The Tool Room contained an old mail cart and an ice bike. The mail cart was actually used by the Cambridge Post Office to pick up mail from the Cambridge Train Station. Among other items was a cigar press from the Quaker City Company that made cigars.

Every room upstairs had a special theme. The Military Room contained items from Civil War days to WWII. A small sewing room held a spinning wheel and a weasel, which when it got filled with thread – went pop! That was the basis of the song, “Pop Goes the Weasel”. A dentist’s office, Dickens’ room, and rooms packed with antique ladies clothes finished off the top floor.

Old One-room school

Old One-room school

The One-Room School display contained traditional desks, teacher’s desk, blackboard, and some of those old books that were used long ago. On special occassions, retired teachers will describe basic lessons and activities in a one room school.

Bountiful treasures reside inside this old frame house. Perhaps you would like to roam the halls and revive some old memories. If you have any pieces of history you would care to share, please contact the museum. Every small town should take pride in having a special place to keep the history of their area alive for future generations.

Guernsey County Museum is located in Cambridge, Ohio near the crossroads of I-70 and I-77. The easiest route is from I-70, Exit 178, which is State Route 209 West. Follow 209 straight to the Court House. Make a left hand turn and a quick right turn on 8th Street right beside the Court House. After one block, make a right hand turn and a quick left turn on 8th Street again. The Museum is located just a few doors down on the right hand side at 218 N. 8th Street.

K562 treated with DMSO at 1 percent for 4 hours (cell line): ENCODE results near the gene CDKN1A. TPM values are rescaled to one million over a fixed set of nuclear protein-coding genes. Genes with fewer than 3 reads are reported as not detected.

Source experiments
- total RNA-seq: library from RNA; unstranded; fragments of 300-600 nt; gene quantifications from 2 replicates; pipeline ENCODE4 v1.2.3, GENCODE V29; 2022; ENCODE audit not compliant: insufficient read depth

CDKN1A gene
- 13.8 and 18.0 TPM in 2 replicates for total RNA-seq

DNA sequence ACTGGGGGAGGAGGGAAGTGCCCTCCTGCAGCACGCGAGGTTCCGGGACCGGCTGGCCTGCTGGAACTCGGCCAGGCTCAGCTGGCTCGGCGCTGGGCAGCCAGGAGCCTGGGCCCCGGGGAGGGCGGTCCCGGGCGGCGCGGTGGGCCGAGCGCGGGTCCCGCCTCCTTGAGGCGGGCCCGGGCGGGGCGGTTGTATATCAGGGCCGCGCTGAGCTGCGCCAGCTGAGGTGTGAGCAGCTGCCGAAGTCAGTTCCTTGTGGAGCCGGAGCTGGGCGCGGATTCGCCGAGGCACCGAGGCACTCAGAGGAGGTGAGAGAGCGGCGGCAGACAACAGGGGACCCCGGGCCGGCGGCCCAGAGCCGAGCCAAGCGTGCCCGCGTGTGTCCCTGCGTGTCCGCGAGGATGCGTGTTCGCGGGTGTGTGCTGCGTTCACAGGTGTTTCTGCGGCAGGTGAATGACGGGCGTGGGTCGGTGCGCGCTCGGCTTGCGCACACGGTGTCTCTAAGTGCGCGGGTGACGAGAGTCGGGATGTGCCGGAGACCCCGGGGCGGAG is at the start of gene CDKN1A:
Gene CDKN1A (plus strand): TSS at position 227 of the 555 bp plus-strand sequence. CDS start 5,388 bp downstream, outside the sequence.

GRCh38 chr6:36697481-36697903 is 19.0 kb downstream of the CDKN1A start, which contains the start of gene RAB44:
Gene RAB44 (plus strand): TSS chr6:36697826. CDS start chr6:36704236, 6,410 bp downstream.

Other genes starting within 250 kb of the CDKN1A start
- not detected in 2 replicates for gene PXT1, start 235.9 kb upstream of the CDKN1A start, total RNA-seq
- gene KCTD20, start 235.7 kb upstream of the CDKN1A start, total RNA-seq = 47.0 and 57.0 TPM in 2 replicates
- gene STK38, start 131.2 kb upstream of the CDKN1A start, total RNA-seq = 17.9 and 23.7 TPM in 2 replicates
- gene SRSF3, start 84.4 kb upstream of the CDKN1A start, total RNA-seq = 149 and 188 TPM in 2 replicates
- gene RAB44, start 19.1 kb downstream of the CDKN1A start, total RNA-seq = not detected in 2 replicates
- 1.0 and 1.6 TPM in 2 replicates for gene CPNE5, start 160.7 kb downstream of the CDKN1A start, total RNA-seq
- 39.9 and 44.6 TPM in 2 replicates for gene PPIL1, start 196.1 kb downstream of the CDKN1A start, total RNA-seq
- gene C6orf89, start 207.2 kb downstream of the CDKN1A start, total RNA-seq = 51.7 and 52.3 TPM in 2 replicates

School Is In The Air

Hopewell One-Room School at Indian Camp

Hopewell One-Room School at Indian Camp

The cool morning air whispers Time for school. Memories flood back of days at a one-room school in Indian Camp. All eight grades were in one room so students helped each other climb the ladder of learning. Perhaps today is the perfect time to take a road trip leading back many years ago to Hopewell School. Chances are someone you know, or even you, yourself, have attended a similar school.

After driving the winding roller-coaster road of State Route 658 northwest of Cambridge, Ohio, the old school brings a smile. Those sturdy sandstone foundation blocks remain intact where so many students received building blocks for their lives from 1905-1955. Today the school is kept in repair while being used by the Indian Camp Grange, 4-H club, Hopewell Homemakers and once a year, the Hopewell One-Room-School Reunion.

Favorite Recess Tree

Favorite Recess Tree